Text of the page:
MHA says it will not compromise on national interest

After taking action against the international environment group Greenpeace, the government has clamped down on four American NGOs working in the same field — Avaaz, Bank Information Centre (BIC), Sierra Club and 350.org.

Over the past month, the Ministry of Home Affairs (MHA) has directed the Reserve Bank of India (RBI) to stop all foreign funding into the accounts of these NGOs or their representatives without MHA clearance. A letter issued by the Director of the Monitoring unit for NGOs said it had been decided “to keep a watch on all the activities funded by U.S.-based donor agencies” and lists the four groups.

The order could create a controversy ahead of U.S. President Barack Obama’s visit to India this month, given that the U.S. has in the past issued statements regarding India’s restrictions on international NGOs.

In 2013, after India took similar action against anti-nuclear groups in Kudankulam, the U.S. State Department had denied it was linked to the NGOs, but said such groups “are among the essential building blocks of any healthy democracy.” Later, the funding for Greenpeace was also frozen.

As a result of the latest MHA order, every fund transfer from abroad for their activists in India will be held back pending clearance.

According to RBI records, the international NGOs were not registered with the government. Neither had their employees in India applied for FCRA clearance. The MHA is also going to inquire into all remittances into India from these groups since January 2013.

Last year also saw the leak of an IB report titled “Concerted efforts by select foreign-funded NGOs to take down Indian development projects.” It contended that several foreign-funded environmental NGOs were targeting development projects across the country. Apart from Greenpeace, Sierra Club and 350.org were mentioned in Annexure B of the IB report in a graph.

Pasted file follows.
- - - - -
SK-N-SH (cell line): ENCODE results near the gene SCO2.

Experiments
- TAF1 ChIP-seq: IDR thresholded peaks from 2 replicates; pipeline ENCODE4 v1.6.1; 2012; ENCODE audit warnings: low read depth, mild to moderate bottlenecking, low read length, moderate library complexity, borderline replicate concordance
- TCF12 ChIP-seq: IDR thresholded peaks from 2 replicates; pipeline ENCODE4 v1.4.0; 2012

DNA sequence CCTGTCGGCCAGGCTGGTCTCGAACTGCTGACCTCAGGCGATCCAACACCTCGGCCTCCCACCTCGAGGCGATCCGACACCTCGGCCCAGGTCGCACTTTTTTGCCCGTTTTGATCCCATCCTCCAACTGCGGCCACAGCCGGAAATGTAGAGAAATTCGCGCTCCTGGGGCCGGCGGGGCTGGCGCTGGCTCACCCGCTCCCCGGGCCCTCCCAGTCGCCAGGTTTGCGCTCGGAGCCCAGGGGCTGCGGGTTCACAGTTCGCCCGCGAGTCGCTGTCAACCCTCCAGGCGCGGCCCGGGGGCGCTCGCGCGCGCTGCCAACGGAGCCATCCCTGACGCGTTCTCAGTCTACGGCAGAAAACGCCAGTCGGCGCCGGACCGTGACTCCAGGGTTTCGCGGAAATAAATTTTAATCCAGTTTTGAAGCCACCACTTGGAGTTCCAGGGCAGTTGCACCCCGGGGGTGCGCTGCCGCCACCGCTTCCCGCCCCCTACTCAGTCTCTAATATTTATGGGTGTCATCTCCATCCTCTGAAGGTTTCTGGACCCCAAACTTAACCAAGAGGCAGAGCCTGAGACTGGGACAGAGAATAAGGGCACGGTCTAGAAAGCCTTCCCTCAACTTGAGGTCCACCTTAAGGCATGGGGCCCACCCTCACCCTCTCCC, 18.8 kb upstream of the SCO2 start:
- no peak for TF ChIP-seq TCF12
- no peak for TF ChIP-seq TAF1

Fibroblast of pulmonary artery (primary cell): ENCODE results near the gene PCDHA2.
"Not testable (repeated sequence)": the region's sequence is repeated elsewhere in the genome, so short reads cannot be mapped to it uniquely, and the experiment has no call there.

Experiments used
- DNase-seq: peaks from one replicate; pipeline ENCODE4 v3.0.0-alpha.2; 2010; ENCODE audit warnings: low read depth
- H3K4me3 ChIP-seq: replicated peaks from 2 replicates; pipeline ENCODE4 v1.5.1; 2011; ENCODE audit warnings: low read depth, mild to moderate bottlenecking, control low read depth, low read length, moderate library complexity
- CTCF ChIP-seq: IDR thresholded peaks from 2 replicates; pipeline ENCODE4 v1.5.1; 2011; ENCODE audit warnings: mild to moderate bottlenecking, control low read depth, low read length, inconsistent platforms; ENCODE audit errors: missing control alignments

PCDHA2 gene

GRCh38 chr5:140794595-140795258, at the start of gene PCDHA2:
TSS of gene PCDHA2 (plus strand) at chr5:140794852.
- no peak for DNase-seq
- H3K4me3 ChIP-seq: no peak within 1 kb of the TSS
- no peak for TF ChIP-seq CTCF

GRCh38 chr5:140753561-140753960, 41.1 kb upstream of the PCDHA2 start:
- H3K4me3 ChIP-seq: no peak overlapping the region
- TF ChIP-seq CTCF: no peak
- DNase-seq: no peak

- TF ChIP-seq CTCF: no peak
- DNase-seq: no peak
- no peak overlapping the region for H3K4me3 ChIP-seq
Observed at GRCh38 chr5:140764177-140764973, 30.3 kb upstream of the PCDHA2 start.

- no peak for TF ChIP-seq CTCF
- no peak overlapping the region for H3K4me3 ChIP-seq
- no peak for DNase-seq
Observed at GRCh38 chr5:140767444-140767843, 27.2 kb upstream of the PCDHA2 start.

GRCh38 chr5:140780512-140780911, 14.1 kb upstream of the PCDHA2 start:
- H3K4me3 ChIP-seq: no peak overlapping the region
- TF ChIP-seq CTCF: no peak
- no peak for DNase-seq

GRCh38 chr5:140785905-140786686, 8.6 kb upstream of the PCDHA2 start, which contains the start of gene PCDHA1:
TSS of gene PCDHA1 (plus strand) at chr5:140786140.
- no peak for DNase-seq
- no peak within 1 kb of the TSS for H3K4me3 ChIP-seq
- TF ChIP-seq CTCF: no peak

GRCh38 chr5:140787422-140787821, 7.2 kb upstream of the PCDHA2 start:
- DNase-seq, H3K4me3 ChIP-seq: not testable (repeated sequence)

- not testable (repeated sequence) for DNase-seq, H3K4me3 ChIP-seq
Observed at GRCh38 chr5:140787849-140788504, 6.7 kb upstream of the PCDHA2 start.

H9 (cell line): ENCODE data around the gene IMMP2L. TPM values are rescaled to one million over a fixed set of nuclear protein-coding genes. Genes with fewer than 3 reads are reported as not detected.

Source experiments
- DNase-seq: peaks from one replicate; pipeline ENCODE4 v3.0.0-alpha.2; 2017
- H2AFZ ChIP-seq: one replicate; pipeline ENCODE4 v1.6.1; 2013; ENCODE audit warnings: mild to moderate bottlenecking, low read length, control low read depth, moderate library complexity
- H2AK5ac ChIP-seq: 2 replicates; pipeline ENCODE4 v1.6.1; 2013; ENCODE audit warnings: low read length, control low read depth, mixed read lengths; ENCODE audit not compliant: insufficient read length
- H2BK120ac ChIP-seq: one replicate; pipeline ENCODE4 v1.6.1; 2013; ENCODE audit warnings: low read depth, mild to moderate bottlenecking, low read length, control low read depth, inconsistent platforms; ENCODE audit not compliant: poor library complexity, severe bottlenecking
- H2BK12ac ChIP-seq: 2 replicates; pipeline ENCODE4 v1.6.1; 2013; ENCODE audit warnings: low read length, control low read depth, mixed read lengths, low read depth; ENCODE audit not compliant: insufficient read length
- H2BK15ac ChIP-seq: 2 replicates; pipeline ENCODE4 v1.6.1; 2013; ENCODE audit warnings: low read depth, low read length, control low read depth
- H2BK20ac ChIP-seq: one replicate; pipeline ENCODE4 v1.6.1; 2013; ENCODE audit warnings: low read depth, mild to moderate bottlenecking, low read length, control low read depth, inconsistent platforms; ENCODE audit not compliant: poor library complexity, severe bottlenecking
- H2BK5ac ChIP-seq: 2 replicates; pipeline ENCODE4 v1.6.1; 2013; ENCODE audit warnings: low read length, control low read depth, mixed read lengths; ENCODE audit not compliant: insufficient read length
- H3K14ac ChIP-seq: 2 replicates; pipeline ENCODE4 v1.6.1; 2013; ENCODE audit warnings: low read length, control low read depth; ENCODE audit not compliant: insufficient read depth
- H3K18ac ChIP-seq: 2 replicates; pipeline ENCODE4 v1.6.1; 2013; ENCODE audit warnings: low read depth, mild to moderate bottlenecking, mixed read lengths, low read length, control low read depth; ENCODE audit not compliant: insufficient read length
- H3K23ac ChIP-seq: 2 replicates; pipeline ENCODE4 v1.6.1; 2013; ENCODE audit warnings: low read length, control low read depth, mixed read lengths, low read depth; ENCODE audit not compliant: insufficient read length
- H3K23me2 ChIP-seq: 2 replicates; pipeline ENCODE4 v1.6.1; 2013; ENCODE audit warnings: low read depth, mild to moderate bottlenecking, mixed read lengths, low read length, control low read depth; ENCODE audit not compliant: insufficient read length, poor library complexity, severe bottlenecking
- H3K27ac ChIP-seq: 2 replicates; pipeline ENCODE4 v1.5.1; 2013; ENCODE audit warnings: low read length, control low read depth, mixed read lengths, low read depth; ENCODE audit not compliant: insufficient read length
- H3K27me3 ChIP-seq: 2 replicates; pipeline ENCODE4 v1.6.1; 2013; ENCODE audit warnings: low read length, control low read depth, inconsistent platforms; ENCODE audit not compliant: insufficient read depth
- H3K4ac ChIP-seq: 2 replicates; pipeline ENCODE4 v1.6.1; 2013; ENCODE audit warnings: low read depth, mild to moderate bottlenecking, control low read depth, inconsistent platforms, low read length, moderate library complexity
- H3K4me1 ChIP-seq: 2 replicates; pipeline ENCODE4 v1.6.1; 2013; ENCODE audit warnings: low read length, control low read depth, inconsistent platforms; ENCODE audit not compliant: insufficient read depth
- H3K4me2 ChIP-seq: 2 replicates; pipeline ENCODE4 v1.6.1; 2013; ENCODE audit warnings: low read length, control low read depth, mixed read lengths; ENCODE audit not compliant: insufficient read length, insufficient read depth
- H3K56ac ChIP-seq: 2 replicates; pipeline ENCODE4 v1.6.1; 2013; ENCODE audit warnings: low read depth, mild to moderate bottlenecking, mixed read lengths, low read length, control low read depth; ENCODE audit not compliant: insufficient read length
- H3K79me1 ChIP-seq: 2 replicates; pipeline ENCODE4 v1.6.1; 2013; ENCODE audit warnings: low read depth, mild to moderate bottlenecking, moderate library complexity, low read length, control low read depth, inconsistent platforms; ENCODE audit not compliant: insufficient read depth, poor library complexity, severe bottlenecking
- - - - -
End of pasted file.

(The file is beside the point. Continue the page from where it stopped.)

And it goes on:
Home Ministry and Foreign Ministry officials did not comment on the order and declined to speak about why U.S.-based NGOs had been singled out for scrutiny.

Reason to worry, says NGO representative

A representative of an American green NGO, one of four whose foreign funding will be stopped unless they are cleared by the Ministry of Home Affairs (MHA), told TheHindu that the move appeared to question democratic effort that individuals and organisations could exercise in the country. “False allegations against activists of political subversion are becoming commonplace and that is enough reason to worry,” he said.

A letter the representative received dated December 10 said the MHA Foreigners Division (FCRA wing) regulates receipt of foreign contribution by NGOs to ensure that it is utilised for bonafide welfare activities, without compromising on concerns about national interest and security.

The government has clamped down on four American NGOs — Avaaz, Bank Information Centre (BIC), Sierra Club and 350.org. Earlier it had acted against Greenpeace.

With a claimed membership of about 40 million worldwide, New York-based Avaaz works on several public issues and in September 2014, it had organised a ‘People’s climate march’ in Delhi.

The Bank Information Centre (BIC) is an NGO-based in Washington that tracks World Bank and Asian Development Bank (ADB) funded projects worldwide, but has a special focus on India. According to a description on its website, its work involves public debate on coal and energy projects in India, as “there is a complete lack of transparency and the agencies who receive these borrowings are not accountable to the people.”

BIC was particularly critical of the Tata Mundhra 4,000 MW Ultra Mega Power Project in Gujarat, a key project for the Gujarat government.

New York-based NGO 350.org which works on climate-change and the California-based Sierra Club have been opposing coal imports from Australia for Indian thermal plants, including deals that were finalised during Prime Minister Narendra Modi’s visit to Australia in November 2014.

http://www.thehindu.com/news/national/govt-targets-climate-groups/article6746321.ece